1. A neurodevelopmental disorder characterized by:
A. Difficulties in communication and interacting in social contexts
B. Restricted and repetitive behaviors and interests
C. Early symptom onset causing clinically significant impairment in functioning
2. Reliable diagnosis:
A. As early as age 2, some symptoms recognizable before 12 months
B. Better prognosis: IQ over 70 and begin spoken language by age 5
C. Symptoms and impairments occur across lifespan
3. Severity level:
A. Level 1: “Requiring Support”
B. Level 2: “Requiring Substantial Support”
C. Level 3: “Requiring Very Substantial Support”
A. With or without accompanying intellectual impairment
B. With or without accompanying language impairment
C. Associated with a known medical or genetic condition or environmental factor
D. Associated with another neurodevelopmental, mental, or behavioral disorder
E. With catatonia
5. Impaired social functioning:
A. possible explanation for social impairments is the failure to develop a Theory of Mind (TOM): others’ points of reference not recognized as differing from their own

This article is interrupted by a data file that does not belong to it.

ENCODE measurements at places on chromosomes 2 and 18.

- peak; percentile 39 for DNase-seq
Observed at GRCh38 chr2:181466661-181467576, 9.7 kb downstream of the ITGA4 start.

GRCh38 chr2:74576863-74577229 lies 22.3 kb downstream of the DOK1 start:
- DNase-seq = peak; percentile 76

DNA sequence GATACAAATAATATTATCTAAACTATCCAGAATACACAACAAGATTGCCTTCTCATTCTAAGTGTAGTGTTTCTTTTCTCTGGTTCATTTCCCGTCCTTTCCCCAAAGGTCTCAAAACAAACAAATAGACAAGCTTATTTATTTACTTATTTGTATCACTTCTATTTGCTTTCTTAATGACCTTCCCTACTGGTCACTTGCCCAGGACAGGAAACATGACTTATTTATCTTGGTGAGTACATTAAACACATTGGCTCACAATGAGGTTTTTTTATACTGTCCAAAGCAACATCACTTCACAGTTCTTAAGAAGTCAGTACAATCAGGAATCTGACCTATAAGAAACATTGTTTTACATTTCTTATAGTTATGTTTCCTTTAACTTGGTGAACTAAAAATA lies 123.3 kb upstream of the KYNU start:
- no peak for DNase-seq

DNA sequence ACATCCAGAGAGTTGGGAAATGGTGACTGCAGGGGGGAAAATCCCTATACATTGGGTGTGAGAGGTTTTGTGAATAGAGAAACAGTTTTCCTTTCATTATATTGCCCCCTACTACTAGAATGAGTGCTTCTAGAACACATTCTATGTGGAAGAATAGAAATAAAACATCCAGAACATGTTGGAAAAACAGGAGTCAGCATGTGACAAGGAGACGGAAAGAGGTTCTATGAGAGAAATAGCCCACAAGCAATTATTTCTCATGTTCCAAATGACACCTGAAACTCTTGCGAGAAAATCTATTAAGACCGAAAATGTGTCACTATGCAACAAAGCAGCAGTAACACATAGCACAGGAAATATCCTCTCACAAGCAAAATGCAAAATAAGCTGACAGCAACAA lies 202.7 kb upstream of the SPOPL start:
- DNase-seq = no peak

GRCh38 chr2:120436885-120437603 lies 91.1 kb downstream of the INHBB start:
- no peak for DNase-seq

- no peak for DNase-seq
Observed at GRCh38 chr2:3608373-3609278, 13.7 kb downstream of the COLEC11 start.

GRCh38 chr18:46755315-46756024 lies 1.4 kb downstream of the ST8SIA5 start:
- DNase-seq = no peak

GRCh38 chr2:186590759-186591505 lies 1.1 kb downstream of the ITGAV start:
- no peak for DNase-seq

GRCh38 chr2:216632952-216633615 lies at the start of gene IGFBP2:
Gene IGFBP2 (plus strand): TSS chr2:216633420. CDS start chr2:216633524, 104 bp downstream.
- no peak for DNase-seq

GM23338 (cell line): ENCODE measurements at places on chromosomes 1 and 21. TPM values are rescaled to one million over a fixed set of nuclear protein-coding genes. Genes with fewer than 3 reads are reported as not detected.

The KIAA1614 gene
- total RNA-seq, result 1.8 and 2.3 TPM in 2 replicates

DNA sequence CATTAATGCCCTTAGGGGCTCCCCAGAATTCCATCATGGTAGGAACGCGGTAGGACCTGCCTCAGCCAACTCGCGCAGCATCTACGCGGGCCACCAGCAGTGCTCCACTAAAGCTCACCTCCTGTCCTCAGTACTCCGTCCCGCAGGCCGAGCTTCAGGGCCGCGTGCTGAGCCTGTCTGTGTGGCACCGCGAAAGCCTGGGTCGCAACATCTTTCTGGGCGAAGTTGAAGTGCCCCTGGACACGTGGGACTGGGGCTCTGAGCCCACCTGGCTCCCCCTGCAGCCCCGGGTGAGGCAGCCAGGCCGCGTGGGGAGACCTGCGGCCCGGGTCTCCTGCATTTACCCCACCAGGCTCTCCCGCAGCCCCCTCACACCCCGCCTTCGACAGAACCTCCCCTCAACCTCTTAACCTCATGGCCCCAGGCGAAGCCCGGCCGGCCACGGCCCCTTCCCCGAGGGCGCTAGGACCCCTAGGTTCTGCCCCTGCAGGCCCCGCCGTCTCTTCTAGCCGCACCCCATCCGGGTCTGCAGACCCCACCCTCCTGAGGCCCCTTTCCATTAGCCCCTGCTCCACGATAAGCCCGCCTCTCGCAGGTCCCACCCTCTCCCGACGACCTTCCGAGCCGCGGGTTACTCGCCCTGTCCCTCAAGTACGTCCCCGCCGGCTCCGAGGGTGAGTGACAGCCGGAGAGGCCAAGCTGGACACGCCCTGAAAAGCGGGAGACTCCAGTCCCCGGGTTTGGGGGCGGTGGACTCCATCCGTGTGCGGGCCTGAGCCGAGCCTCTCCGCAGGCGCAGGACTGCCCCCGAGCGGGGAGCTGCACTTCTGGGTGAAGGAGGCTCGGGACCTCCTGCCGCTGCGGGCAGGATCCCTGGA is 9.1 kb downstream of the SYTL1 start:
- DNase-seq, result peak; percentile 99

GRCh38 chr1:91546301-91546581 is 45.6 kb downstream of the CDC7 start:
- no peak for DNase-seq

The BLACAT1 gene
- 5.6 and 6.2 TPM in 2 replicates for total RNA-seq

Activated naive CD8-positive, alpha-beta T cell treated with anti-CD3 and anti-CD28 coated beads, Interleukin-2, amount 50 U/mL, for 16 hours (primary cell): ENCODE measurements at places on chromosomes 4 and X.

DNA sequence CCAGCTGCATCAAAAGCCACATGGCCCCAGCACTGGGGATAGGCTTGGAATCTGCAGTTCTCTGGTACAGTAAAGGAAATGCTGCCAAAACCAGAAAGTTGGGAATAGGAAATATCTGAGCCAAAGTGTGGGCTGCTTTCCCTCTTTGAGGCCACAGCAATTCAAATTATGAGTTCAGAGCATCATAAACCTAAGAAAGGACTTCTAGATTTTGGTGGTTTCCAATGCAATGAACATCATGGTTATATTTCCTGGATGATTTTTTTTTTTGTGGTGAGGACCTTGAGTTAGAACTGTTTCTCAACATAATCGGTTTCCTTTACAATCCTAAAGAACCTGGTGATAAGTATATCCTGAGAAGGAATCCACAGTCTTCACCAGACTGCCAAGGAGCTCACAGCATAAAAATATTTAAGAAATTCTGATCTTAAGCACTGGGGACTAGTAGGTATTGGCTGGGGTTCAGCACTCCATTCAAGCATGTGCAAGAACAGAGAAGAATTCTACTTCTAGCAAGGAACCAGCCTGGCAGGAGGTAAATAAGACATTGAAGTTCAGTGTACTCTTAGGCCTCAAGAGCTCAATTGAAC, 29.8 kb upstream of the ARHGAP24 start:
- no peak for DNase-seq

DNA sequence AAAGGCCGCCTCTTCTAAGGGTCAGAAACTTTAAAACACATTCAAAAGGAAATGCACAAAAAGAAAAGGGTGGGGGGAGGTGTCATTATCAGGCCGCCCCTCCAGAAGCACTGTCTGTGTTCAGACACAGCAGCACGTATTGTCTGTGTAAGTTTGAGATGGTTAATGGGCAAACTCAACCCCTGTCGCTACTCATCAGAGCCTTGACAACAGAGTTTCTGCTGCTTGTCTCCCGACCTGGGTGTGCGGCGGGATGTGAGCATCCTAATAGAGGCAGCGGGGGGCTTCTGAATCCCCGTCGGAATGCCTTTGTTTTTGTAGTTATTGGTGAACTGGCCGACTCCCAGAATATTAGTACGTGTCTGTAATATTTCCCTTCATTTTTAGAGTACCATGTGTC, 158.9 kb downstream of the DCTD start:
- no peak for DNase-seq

i. resistance/passive acceptance of cuddling, lack of smiling, non-response to care-givers voice, lack of “joint attention”
i. inability to use and understand nonverbal behaviors (eye-to-eye contact, body language, facial expressions)
ii. inability to understand humor, irony, shades of meaning
iii. failure to form developmentally appropriate peer relationships, don’t share interests/enjoyment with others, no social or emotional reciprocity, may seem oblivious to other
iv. interactions may appear mechanical
6. Impaired Communication
A. Speech abnormalities: echolalia, pronoun reversal, indiosyncratic language, failure to understand language pragmatics, abnormal prosody
B. Severe level may fail to develop spoken language (1/3 or more remain mute)
7. Impairment Behaviorally
A. Preoccupied with a few specific interests or activities
B. Adhere to strict routines, distress at small changes in environment/activity
C. Sterotyped motor behaviors: flapping hands, twisting fingers